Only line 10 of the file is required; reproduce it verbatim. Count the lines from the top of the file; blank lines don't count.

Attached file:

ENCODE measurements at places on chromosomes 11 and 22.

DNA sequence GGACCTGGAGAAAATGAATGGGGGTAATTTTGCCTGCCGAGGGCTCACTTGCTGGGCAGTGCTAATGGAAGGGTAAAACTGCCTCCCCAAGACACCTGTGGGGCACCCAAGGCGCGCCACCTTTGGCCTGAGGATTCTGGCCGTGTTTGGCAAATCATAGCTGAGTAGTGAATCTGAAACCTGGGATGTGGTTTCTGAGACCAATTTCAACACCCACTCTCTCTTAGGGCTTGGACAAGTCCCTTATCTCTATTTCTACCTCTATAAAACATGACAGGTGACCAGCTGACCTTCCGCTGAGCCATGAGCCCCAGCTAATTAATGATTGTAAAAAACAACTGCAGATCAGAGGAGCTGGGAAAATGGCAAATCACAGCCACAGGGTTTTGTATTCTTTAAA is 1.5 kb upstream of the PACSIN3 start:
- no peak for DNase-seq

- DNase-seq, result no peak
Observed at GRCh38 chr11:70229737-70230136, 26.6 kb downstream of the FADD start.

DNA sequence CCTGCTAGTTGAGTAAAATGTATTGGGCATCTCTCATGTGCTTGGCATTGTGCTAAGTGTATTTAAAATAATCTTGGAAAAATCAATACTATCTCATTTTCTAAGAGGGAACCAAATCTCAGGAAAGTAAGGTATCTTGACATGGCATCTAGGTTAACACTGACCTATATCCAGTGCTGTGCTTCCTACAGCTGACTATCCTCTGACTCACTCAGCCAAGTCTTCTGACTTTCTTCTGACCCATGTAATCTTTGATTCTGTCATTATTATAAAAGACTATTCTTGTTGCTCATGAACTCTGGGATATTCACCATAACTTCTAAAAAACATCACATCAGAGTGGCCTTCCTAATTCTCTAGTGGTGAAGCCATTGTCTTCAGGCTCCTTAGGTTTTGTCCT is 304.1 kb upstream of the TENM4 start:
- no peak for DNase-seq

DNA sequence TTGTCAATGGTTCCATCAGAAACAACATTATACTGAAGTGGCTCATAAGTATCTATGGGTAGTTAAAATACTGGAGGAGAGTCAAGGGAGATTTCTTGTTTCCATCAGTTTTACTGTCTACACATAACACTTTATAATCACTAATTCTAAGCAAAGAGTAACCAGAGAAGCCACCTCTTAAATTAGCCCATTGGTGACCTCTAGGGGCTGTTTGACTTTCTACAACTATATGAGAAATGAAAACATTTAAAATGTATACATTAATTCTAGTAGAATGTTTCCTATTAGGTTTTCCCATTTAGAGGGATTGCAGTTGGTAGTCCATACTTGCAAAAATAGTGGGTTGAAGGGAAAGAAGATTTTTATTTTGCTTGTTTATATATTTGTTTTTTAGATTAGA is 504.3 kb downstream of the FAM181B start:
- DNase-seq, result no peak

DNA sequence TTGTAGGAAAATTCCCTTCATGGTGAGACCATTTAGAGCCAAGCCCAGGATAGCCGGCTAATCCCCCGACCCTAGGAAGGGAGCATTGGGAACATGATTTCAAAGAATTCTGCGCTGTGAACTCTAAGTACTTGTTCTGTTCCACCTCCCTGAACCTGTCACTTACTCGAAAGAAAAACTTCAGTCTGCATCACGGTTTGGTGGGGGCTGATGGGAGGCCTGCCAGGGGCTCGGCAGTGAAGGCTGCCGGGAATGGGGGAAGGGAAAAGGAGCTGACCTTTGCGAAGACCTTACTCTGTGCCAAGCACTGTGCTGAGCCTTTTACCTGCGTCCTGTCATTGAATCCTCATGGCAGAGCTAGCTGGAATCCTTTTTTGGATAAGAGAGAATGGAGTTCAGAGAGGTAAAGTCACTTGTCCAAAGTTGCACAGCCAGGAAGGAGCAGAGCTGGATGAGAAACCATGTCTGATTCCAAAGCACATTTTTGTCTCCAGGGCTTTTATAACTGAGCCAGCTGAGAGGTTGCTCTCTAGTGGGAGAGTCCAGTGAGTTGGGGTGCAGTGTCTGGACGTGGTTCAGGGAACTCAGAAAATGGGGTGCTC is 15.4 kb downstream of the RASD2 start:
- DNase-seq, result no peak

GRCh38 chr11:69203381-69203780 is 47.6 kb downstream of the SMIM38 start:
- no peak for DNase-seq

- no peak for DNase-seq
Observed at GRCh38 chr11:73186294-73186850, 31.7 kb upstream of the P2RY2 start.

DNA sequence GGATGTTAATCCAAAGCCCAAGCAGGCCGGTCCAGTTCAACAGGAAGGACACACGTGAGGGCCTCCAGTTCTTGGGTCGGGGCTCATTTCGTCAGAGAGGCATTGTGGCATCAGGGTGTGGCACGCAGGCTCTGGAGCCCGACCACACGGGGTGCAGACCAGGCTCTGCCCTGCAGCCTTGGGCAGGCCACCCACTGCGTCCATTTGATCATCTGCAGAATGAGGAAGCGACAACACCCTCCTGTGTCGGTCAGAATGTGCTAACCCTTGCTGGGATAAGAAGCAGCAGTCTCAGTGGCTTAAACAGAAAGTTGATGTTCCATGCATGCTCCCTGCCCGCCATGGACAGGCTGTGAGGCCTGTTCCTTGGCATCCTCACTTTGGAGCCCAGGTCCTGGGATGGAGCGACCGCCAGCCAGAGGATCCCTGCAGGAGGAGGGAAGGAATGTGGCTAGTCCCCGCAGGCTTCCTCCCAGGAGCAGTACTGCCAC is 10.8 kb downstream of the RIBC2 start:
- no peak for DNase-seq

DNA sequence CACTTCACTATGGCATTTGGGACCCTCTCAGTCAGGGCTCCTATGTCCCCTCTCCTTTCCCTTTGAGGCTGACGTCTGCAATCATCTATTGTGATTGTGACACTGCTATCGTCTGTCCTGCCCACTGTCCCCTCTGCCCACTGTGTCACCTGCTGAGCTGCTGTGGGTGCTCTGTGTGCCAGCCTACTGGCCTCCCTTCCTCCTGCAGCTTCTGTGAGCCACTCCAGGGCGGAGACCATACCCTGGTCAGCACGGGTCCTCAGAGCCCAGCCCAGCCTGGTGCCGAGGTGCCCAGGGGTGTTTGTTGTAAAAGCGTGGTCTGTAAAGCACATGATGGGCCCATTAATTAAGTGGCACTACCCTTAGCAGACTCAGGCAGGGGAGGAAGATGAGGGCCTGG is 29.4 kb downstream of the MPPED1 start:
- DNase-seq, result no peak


DNA sequence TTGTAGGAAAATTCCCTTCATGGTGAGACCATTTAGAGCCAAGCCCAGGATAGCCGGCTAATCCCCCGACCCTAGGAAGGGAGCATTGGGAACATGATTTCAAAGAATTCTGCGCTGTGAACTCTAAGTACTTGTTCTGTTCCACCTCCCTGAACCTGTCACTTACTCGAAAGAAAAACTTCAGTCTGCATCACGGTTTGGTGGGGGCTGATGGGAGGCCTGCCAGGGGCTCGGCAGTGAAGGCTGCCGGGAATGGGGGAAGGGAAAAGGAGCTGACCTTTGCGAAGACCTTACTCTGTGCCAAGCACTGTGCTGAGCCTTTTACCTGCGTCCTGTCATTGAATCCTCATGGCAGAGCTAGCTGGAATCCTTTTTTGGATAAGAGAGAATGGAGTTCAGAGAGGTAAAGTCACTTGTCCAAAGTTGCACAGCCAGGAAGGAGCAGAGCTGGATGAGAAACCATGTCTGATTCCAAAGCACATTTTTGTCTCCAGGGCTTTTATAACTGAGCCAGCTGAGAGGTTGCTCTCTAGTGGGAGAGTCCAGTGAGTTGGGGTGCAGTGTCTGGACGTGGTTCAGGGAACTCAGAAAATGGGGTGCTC is 15.4 kb downstream of the RASD2 start: